I had a group of writer friends over last Wednesday for a NovelCon. We each brought pages and spent the day, listening to parts of novels that each writer wanted feedback on. Brainstorming with friends always reminds me of things I know make for good writing and forces me to think about them again.
In random order, here are a few of our comments:
1. Get rid of filter words–He thought. He saw. He wondered. He felt.–Most times, if you hack them off, your sentence is stronger and you have internal dialogue. You live inside the character’s head instead of being reminded that you’re outside of it. It makes your writing more immediate.
2. Get the sequence right. Write your novel from beginning to end without jumping around. Start at the inciting incident and use cause and effect to reach the end. Flashbacks are fine, in moderation, but most novels benefit from “this happened, so that resulted…,” etc.
3. Don’t play it too safe. Take risks. Push your characters closer to the edge. See how they react, what they decide to do. Make them more real.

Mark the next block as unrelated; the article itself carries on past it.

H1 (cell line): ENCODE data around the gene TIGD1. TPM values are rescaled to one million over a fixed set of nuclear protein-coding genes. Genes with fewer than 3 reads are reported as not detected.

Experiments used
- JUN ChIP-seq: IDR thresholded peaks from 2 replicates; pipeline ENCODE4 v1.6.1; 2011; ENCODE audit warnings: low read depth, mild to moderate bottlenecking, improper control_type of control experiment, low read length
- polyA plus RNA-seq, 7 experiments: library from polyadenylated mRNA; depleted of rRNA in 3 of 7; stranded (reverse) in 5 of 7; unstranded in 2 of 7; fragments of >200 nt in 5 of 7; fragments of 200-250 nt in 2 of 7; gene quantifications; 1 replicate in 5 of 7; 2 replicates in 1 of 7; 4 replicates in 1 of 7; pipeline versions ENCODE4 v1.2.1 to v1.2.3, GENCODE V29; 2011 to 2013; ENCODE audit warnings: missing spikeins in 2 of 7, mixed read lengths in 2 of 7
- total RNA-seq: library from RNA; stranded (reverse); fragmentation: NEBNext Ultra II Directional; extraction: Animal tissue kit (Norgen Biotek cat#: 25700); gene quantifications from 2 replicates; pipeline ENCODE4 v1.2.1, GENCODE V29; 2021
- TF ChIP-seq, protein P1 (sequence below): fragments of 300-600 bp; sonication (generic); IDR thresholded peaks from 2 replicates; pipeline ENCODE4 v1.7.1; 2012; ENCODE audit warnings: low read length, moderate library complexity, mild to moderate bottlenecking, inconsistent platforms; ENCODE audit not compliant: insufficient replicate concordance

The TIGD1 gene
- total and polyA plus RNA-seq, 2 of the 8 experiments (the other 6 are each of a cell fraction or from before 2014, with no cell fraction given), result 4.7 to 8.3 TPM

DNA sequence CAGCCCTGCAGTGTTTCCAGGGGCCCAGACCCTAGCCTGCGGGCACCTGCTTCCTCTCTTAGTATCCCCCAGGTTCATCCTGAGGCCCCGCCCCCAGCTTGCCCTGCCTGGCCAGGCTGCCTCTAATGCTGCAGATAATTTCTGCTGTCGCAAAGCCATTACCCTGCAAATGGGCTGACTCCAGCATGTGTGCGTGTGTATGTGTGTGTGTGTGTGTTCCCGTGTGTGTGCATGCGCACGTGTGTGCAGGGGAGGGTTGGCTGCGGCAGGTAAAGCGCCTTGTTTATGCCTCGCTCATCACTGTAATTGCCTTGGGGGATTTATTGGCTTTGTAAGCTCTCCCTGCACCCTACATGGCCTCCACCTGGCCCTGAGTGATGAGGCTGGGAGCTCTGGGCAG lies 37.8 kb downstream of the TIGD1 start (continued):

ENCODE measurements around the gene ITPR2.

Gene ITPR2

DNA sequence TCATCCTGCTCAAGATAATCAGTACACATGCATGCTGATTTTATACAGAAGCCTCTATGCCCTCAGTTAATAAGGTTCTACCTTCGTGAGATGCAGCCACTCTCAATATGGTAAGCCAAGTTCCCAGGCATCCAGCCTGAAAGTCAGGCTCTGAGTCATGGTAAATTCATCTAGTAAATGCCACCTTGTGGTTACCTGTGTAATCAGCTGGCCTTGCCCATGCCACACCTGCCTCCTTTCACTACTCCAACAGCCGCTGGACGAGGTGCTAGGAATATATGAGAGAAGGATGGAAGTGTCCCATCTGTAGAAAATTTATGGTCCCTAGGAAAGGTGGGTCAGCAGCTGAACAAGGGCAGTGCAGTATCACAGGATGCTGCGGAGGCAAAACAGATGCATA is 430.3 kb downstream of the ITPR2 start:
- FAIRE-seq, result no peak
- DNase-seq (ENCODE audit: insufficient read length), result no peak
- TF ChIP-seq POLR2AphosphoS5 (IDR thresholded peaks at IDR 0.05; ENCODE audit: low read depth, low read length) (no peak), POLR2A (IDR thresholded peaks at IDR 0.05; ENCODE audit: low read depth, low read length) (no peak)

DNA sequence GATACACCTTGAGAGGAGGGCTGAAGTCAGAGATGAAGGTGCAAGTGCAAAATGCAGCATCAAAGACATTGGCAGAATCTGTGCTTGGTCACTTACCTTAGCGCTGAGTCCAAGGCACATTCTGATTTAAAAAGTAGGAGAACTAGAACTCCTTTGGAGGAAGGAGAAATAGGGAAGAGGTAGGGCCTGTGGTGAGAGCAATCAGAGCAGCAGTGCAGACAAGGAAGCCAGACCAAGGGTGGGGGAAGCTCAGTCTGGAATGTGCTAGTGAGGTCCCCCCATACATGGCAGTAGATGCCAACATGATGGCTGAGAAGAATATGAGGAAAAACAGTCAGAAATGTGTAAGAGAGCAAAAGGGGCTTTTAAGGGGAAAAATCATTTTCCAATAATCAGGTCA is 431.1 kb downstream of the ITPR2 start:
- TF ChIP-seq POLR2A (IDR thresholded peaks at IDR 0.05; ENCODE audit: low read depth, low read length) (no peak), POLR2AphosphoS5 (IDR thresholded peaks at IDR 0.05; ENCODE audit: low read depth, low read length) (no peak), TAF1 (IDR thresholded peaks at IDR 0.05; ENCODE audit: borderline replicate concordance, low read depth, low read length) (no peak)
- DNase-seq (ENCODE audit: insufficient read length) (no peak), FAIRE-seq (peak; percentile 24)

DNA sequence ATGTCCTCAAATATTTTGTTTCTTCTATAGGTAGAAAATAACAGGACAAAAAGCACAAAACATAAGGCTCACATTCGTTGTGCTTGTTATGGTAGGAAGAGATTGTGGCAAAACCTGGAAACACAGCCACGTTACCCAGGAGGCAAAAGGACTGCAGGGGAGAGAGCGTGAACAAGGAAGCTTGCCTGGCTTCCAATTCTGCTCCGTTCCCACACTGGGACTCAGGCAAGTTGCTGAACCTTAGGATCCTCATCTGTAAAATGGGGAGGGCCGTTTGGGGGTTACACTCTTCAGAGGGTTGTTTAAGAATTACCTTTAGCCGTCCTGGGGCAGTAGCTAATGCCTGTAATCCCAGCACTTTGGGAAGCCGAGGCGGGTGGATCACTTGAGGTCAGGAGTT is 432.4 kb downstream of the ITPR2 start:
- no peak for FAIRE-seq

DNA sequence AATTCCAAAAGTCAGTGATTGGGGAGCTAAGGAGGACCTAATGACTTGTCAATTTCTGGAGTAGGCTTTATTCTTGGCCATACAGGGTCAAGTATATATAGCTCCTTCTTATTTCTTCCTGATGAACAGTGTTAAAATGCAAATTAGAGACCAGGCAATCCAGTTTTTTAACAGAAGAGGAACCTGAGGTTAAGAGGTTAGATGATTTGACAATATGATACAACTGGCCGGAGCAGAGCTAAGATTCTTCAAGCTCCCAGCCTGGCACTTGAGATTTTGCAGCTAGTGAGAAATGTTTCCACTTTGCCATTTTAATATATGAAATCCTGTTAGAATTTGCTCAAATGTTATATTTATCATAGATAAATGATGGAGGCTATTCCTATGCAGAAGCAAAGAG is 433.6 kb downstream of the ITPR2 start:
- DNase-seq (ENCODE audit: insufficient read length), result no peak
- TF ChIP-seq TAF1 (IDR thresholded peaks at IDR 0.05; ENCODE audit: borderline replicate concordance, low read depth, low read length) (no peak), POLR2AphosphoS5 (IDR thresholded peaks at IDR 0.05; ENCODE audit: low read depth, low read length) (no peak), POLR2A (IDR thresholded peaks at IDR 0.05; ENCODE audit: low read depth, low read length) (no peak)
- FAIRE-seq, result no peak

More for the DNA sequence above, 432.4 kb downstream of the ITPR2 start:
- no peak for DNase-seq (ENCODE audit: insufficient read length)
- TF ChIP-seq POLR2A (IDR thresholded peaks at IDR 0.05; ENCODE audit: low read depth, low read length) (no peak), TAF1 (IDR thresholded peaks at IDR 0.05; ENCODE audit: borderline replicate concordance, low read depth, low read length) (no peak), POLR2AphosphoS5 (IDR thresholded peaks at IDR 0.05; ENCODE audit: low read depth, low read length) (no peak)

4. Voice matters. “Hear” your characters so that, even if you don’t use tag lines, each character will be distinct. Your characters shouldn’t all “sound” alike. And let the voice of each story fit its mood, the tone for that world.
5. First chapters are killers. If you get one right on the first try, do a happy dance and celebrate, because you got just plain lucky.
6. POV depends on which character has the most to lose. Single POV and multiple POV both work. It depends on what kind of story you want to tell. Multiple POV can build more tension. It can show a few different characters all working toward the same ending for different reasons, in different ways. Together, their storylines build to a crescendo.
7. Show, don’t tell. Writers always hear that advice because showing is what brings a story to life, so that a reader lives the story alongside the protagonist. How do you show instead of tell? This is an article that might help: http://www.dailywritingtips.com/show-dont-tell/
8. Use active instead of passive verbs. Every writer knows this, but we all slip into passive or weak verbs when our brain’s tired and we don’t have enough energy to be more specific and search for the strongest verb we can use to bring a scene to life. But strong verbs make for strong scenes.
9. Use short, punchy sentences for action scenes. And don’t skimp on these scenes. Most writers build to battle scenes (verbal or action), and readers feel cheated if the “pay-off” scene is rushed.
These are just some of the comments from our NovelCon–things writers have probably heard over and over again. But one more time never hurts. Happy writing in February!